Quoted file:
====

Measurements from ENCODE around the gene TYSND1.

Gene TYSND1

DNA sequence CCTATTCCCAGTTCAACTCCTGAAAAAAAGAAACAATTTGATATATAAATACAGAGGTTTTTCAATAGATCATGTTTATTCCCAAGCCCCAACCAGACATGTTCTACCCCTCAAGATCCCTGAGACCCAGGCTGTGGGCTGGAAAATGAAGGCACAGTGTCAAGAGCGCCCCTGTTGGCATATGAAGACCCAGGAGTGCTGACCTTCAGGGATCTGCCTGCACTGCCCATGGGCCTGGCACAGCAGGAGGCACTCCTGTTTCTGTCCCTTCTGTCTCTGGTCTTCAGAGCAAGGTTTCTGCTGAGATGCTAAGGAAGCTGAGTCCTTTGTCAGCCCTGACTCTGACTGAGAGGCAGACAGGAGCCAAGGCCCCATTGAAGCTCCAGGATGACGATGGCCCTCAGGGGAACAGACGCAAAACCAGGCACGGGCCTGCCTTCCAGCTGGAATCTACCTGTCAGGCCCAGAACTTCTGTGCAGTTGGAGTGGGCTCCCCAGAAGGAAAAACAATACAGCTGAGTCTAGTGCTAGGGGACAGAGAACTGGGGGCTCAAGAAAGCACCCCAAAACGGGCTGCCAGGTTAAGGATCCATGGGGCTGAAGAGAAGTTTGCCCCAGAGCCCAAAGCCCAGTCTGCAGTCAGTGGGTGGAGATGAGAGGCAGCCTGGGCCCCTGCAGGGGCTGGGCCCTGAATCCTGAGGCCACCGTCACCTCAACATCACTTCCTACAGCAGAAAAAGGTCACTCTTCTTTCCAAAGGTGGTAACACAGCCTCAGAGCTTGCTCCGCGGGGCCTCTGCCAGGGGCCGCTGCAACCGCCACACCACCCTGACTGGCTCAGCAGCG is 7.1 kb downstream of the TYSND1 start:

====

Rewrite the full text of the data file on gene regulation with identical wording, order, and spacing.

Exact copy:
Measurements from ENCODE around the gene TYSND1.

Gene TYSND1

DNA sequence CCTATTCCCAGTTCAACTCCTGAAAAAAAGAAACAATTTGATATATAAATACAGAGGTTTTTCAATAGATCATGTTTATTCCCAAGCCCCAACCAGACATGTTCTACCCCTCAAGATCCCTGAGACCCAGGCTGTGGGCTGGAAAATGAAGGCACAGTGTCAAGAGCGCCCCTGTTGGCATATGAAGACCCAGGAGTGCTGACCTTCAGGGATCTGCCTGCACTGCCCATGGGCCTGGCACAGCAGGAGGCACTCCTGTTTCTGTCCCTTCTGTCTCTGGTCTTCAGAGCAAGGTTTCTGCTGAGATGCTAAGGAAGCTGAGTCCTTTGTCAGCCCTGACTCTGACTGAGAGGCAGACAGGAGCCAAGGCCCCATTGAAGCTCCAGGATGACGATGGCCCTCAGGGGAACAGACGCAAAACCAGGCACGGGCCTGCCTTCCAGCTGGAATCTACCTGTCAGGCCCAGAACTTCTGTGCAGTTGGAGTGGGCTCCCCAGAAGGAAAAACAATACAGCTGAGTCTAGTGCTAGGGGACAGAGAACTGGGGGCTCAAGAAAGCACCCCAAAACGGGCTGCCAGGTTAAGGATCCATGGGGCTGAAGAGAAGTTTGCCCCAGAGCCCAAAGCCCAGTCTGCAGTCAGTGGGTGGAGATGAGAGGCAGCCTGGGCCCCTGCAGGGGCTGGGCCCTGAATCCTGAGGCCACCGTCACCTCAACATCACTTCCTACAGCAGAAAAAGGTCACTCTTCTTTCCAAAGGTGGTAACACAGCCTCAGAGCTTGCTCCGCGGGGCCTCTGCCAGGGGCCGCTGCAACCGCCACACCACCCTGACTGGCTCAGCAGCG is 7.1 kb downstream of the TYSND1 start: